We now officially have two gubernatorial candidates. Both Governor Granholm and her Republican Challenger, Dick Devos have filed the necessary petitions to become certified candidates. Even the filing of the petitions became a contentious issue when the Granholm camp accused Mr. DeVos of using paid solicitors for obtaining his petition signatures. For his part, Mr. DeVos continues his aggressive media advertisement campaign while Governor Granholm traveled to Japan to get Japanese business firms to have a greater presence in Michigan. Again, partisan politics played a role in her travels inasmuch as she did not continue on to China with the official Michigan delegation. Republicans accused her of intentionally avoiding China inasmuch as Mr. DeVos has been criticized for his China business connections. The Governor attributes some $51 million and eight Japanese firms coming to or expanding operations in Michigan as the result of her trip.
Meanwhile, the legislature was especially busy during the month of May working on budgets and holding hearings on major pieces of legislation which will have significant public impact. You know it is an election year when politicians introduce legislation appealing to their constituency such as the early retirement bill recently introduced by Representative Rick Jones. Advice to those anticipating early retirement: Don’t count your chickens before they hatch!
The following is a summary of legislative action which may be of interest to seniors/retirees:
HB 5607 is the primary bill among three bills authorizing the issuance of a replacement plate for the 24 year old standardized blue license plate. Public Act 177 of 2006 allows the Secretary of State to begin replacing the blue plate in January, 2007 as current registrations expire. The design of the new plate is yet to be determined. It will be a fully reflectorized plate.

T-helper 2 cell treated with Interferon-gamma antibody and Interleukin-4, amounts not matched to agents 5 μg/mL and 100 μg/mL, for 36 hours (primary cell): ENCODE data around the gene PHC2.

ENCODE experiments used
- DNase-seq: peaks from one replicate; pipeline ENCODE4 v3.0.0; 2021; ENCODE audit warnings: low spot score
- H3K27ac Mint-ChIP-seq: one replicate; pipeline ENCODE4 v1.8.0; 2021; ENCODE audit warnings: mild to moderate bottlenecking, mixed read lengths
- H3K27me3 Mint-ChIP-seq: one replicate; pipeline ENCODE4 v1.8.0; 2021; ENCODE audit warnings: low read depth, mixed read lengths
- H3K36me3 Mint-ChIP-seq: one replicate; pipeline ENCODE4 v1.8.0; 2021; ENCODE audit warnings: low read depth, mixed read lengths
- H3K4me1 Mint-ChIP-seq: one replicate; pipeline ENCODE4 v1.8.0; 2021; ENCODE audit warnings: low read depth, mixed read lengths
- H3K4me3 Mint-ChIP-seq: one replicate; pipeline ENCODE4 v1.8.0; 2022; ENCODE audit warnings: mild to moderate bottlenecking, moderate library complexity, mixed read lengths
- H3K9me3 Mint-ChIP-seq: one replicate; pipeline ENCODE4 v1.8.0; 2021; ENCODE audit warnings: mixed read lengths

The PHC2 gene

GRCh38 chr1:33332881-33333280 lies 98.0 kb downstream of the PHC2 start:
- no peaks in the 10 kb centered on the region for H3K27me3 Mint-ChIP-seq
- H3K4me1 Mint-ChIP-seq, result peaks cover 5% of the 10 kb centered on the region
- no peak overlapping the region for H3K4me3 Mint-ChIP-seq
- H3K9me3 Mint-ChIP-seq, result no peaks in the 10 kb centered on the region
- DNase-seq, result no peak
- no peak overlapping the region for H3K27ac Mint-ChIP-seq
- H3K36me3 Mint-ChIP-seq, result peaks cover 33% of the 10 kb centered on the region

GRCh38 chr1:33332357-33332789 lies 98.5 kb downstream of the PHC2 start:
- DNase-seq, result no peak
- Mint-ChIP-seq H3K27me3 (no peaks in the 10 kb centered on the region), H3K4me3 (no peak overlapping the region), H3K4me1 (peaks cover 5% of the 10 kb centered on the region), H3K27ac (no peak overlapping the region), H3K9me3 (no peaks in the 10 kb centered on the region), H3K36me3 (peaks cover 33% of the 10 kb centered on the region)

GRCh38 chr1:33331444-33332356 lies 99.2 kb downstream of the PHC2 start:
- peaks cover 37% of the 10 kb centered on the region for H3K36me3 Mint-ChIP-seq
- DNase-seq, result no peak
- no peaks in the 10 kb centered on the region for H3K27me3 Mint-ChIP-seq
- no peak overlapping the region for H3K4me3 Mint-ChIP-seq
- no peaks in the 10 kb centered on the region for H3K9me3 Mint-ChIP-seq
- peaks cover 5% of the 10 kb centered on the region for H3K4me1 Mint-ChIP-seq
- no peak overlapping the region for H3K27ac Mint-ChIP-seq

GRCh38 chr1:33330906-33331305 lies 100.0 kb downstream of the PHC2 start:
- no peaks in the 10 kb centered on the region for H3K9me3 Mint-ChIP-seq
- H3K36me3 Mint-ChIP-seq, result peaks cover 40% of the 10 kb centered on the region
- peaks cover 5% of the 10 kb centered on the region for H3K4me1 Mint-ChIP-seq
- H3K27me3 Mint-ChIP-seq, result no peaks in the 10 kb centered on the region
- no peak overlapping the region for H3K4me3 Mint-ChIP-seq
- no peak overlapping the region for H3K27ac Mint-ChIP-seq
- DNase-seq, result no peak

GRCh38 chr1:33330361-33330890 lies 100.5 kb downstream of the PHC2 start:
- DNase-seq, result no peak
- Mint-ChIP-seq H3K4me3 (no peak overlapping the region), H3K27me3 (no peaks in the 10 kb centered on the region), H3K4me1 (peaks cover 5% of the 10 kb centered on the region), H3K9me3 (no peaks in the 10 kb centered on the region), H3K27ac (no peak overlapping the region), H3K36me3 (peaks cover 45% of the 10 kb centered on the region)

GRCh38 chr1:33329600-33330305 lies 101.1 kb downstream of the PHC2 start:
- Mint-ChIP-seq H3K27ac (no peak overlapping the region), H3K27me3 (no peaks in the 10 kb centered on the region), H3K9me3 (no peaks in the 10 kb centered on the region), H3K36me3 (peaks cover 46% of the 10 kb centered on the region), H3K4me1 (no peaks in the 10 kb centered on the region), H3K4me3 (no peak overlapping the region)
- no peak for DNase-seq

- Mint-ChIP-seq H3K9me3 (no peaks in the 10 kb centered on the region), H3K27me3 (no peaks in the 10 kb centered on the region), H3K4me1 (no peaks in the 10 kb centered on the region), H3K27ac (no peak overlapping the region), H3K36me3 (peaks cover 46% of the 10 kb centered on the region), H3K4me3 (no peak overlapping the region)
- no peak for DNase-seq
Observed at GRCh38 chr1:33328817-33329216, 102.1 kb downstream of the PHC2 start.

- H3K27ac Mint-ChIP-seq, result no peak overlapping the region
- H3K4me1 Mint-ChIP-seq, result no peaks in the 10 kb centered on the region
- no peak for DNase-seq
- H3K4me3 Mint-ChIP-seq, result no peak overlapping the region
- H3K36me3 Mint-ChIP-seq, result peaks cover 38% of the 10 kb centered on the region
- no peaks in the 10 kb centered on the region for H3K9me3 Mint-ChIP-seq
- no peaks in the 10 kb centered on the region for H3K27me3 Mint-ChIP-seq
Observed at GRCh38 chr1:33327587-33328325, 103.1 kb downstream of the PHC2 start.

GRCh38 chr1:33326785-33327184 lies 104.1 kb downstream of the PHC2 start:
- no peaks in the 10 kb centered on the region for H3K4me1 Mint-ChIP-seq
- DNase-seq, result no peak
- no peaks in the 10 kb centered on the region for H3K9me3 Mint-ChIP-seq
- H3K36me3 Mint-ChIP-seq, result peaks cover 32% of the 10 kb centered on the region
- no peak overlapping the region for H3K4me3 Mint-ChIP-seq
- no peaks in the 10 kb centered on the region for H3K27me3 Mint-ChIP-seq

HB 5336 is now Public Act 137 of 2006. This law established a 15 person Health Information Technology Commission, appointed by the Governor, to develop a system for the electronic exchange of medical information between health care providers such as doctors and hospitals and help promote such a statewide network.
There were a number of other bills signed by the Governor which have been reported on in previous Legislative Report columns. Space limitations will not permit a detailed recitation of their content. Please refer to recent Sera Nade issues for specific details. The following bills are now law:
HB 5630 is now Public Act 163. This law requires the Department of Community Health to develop a detailed plan for a pandemic influenza outbreak.
HB 4502 is now Public 125. This law increases the penalties for gas station operators/workers which have pumps that dispense less gas that indicated on the pump meter.